by Alex Valente
CW: racism, sexism, fascism
There’s an old home-grown metaphor that runs in the Italian side of my family – which may have been acquired by my great-grandfather through his context and peers, I just have never heard it anywhere else – which goes as follows:
Italy is a watermelon. The thick, green skin on the outside is democracy, the Republic. The thin white layer that keeps everything inside together is the Democrazia Cristiana (Christian Democracy, the centre party that governed Italy after WWII, and the ancestor of pretty much all centrist politicians since). The red pulp is the Socialist, Communist heart of the country. But the seed, the black seed from which it all grows – that’s Fascism.
most of all, Italy is an ignorant country
Being a Fascist himself, and a member of the Guardia di Finanza, my great-grandfather was particularly fond of that punchline, I’m told. By the time it reached me, though, I saw it as most people tend to see watermelon seeds: an annoyance, something that’s inevitable but you just navigate around them, spitting them out or swallowing them without real care. That was probably our mistake.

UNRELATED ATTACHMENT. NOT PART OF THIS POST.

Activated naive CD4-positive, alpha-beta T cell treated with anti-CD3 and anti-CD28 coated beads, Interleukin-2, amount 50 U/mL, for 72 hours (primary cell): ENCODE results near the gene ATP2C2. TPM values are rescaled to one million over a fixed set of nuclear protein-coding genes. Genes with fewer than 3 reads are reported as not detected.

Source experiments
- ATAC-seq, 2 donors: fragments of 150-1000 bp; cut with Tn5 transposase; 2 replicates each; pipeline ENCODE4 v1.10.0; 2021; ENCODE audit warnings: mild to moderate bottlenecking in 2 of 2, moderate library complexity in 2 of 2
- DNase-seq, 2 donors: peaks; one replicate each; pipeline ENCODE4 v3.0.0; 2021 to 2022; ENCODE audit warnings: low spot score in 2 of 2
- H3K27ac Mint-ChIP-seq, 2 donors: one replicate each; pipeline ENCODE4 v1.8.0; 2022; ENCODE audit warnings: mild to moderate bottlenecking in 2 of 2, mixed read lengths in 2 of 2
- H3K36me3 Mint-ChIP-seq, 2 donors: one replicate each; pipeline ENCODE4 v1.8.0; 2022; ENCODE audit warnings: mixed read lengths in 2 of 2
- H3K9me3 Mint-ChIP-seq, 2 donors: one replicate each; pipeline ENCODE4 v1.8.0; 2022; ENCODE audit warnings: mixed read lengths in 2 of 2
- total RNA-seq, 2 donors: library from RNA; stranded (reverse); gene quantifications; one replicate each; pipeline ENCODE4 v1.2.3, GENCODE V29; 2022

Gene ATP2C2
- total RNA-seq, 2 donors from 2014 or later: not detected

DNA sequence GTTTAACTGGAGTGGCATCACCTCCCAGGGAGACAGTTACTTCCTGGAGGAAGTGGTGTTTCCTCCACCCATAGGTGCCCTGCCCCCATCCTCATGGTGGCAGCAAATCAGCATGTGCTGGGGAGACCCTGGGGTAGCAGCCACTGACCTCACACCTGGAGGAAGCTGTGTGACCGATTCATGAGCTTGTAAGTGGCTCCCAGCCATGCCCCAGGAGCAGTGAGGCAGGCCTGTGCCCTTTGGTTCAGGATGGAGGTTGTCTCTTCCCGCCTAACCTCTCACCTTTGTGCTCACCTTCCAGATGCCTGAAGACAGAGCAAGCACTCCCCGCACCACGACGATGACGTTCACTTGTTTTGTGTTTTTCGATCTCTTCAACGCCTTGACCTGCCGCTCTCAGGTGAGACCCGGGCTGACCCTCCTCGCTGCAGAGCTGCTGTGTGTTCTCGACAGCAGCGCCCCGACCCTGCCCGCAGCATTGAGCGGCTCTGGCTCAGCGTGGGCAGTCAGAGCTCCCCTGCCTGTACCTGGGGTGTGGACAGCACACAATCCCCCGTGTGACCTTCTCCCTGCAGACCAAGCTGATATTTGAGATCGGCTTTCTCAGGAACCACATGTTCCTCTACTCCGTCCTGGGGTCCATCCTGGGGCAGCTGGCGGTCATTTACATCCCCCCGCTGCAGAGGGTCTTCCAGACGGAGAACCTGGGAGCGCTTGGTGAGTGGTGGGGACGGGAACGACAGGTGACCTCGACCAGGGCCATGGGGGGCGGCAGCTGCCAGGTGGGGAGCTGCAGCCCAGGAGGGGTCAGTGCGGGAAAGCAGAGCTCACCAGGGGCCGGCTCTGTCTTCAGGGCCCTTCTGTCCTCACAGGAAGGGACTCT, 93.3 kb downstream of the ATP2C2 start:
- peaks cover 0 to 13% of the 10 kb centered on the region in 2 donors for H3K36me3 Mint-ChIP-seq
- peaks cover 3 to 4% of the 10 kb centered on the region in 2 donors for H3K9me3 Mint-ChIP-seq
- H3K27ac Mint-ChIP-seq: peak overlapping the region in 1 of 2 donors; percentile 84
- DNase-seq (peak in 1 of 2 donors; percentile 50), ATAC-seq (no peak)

Italy is a racist country. Italy is a sexist, misogynist country. Italy is a corrupt, crime-controlled, tribalist, narrow-minded country. And most of all, Italy is an ignorant country. It comes with no surprise, then – though plenty of dismay – that Italy has discovered itself to be, once more or perhaps never actually not, a fascist country.
The point about ignorance, meant as lack of education, is perhaps the thorniest of issues, before we delve into the thicket of raised hand salutes and brutish violence. School is compulsory between the ages of 6 and 16, and guaranteed by law to be, for the most part, free. Obviously, paying attention is not guaranteed, and plenty of misgivings can also be had about the level and quality of the education itself – but the system is there. And yet, so many people leave school exactly once the minimum age is reached, or lacking a formation that allows them to be functional members of a democratic society. Why?